The Red Sox Houseby Joe Kuras
The legendary character of Shoeless Joe Jackson emerged once again. This time he appeared, not out from a sea of cornstalk rows, but from rows of houses by the sea. Again he hollered, "Hey, is this Heaven?" The reply was not, "No, it's Iowa". This time it was, "No, it's Saco, Maine."
Better known as "The Red Sox House", Joyce Petit's 2-story home, painted white with red trim, sits on the corner of Pleasant and Pearl Streets in Saco, Maine. It's off of Route 1, a couple blocks behind the XtraMart. To say that she is a Red Sox fan would be like saying Babe Ruth enjoyed a hot dog or 2. Joyce Petit grew up in Waterville, Maine and moved to Saco at age 7. By the time she turned 11, she was a diehard Red Sox fan.
Her husband, Bob Petit (no relation to the real Bob Petit of NBA fame), is anxious to greet each passerby and serve as unofficial tour guide. Petit's little home, surrounded by a red and white picket fence, is her own hall of fame. It is her testimony to the team she has lived for and the team she will die for. The "Little Fenway" flower boxes, the red, white and blue "Red Sox Wonder Boy, Mr. 5 Clutch" bench on the sidewalk and the tributes to Ted, Yaz, Nomar on the exterior facade leave little doubt that this woman's life evolves around the Boston Red Sox.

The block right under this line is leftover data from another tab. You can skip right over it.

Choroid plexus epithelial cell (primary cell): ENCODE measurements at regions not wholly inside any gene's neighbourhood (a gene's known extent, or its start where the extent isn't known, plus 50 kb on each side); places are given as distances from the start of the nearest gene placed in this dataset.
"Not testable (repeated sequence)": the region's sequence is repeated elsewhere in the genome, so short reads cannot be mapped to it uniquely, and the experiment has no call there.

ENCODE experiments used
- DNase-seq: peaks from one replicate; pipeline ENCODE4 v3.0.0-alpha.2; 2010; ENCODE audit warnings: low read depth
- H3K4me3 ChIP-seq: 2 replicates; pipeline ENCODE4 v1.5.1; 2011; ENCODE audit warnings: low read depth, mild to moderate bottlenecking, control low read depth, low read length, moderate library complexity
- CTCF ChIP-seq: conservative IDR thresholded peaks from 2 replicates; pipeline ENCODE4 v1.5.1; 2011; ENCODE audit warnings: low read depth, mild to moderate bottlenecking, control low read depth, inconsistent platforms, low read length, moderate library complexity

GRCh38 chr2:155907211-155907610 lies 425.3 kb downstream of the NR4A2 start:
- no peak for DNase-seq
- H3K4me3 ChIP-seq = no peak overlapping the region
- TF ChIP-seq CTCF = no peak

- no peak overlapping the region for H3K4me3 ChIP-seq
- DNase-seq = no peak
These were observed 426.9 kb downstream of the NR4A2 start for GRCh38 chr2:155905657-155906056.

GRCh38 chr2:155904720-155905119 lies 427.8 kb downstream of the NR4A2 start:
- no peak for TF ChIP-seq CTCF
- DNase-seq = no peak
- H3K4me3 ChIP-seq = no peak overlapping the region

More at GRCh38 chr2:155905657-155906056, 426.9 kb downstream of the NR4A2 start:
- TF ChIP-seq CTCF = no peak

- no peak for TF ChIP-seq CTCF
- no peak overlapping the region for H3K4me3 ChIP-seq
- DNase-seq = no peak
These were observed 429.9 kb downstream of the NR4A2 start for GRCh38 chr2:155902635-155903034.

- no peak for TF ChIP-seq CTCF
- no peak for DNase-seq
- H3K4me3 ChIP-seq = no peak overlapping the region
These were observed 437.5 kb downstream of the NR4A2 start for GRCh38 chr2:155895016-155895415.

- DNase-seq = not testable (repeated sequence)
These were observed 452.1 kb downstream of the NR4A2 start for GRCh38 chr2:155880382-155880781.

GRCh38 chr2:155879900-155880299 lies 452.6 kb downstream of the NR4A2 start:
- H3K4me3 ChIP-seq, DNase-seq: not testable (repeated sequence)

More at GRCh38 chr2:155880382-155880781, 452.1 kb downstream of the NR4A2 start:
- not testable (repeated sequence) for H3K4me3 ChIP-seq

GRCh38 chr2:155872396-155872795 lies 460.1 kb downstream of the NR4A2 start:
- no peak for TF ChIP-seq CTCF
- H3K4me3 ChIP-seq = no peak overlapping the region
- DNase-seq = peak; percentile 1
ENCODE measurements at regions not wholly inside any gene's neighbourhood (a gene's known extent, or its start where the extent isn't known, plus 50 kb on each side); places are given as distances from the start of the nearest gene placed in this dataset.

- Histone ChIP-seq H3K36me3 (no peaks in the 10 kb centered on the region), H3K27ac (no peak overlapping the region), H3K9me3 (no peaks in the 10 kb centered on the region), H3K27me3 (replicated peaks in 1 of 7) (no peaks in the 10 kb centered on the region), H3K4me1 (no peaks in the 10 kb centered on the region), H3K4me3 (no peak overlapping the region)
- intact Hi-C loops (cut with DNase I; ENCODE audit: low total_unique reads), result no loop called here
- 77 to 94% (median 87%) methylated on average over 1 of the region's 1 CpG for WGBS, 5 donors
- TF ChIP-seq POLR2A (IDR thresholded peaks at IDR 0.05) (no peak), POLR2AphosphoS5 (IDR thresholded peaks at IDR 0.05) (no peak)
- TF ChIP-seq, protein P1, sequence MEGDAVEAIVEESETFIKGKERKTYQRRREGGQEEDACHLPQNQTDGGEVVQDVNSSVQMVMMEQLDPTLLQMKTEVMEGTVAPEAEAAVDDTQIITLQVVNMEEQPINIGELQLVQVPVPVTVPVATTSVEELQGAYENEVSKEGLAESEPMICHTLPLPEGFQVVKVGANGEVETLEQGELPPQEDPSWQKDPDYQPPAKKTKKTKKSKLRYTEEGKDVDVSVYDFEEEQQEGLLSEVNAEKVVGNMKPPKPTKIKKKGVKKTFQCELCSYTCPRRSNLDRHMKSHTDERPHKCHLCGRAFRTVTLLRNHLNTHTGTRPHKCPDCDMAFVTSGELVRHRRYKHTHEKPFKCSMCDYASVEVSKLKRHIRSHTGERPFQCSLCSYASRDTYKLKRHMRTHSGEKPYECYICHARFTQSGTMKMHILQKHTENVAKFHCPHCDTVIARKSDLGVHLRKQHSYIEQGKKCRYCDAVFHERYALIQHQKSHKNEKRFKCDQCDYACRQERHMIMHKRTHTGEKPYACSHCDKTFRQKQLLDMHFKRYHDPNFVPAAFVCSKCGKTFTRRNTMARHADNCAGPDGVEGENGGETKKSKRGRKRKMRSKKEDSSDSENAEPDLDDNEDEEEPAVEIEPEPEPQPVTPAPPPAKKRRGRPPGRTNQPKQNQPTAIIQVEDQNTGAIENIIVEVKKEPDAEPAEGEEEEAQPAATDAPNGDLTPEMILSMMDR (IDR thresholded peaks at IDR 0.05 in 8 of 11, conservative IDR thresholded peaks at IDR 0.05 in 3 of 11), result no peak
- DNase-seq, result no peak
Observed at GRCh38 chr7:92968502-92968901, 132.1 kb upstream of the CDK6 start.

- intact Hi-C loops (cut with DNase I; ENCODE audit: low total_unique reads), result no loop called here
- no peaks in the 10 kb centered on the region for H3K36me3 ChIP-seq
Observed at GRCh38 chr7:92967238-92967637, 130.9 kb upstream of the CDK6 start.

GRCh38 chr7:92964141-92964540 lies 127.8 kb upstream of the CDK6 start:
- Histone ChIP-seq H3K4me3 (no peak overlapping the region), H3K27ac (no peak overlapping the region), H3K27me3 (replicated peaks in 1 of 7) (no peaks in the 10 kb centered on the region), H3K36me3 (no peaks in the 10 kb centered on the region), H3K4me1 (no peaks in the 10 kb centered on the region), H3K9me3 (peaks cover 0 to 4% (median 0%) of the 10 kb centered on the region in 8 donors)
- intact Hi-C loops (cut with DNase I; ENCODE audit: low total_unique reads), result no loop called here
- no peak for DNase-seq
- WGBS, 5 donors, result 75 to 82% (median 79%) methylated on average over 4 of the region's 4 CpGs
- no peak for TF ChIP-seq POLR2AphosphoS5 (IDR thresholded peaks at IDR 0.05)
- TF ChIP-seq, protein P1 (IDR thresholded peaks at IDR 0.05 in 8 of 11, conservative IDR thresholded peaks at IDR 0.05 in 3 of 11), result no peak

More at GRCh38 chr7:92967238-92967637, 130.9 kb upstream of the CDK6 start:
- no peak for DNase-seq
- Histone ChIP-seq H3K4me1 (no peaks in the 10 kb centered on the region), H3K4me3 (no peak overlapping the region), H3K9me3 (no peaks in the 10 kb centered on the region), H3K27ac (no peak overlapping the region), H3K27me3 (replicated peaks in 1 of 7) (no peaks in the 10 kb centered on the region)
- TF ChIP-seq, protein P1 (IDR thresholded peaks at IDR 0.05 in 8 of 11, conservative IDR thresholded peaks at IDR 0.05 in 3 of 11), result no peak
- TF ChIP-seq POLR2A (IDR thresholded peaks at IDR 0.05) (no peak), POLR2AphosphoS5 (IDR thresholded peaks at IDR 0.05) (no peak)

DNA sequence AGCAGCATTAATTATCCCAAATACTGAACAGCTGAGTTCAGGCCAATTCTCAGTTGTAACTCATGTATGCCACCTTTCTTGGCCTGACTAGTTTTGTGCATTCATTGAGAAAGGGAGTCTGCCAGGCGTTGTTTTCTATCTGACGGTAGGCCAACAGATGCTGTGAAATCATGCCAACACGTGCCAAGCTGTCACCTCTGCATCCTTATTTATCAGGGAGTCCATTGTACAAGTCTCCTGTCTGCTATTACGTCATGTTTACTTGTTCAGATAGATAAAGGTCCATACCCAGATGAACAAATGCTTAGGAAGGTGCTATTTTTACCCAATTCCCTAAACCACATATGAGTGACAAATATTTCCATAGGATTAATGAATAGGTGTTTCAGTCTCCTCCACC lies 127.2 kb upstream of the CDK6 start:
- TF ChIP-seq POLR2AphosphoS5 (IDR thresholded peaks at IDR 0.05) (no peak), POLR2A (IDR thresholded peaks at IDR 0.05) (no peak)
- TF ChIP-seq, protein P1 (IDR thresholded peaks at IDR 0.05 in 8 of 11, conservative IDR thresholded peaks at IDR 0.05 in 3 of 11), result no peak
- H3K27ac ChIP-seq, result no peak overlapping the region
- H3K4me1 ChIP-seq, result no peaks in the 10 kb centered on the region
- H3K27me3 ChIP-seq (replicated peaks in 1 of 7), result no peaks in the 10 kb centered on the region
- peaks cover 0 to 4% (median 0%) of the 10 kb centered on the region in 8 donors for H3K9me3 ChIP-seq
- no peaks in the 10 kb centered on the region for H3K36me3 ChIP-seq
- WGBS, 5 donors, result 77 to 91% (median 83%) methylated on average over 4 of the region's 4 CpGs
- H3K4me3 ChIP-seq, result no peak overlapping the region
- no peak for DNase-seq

The window trim is painted red. Handmade wooden baseball players wearing number 5 surround the windows on the front of the house. Each picket on the fence includes either a handmade wooden baseball or cap. The red shutters follow the same motif - little handmade bats, caps and shirts with uniform numbers of her favorite players.
She started decorating her house sometime around 1988 or 1989, as "a joke with the girls that I know," said Petit.
Based on the amount of decorations on the house, you'd have to agree with her that nothing is ever discarded. She updates the house every year with new ideas and more players. Nomar Garciaparra was a special project of hers. She took great enjoyment in decorating her house in his honor during spring training of 1997. None of her friends or neighbors knew whom the future AL Rookie of the Year was. Yet she could tell, from watching spring training games from Fort Myers, that this player was special. Nomar made it to her walls of fame before he made it to Boston on Opening Day.
"In spring training, he was unreal," Petit offered. "He's a good person. He's humble."
While Nomar and Pedro Martinez are her current favorites, there is no mistaking that Ted Williams is her all-time favorite player. She carries his name as her own nickname and anonymously sent photos of the Splendid Splinter to him after his stroke. But to her own disappointment, she has never met the greatest hitter who ever lived.
"Noooo, everybody else has but me," she acknowledged dejectedly.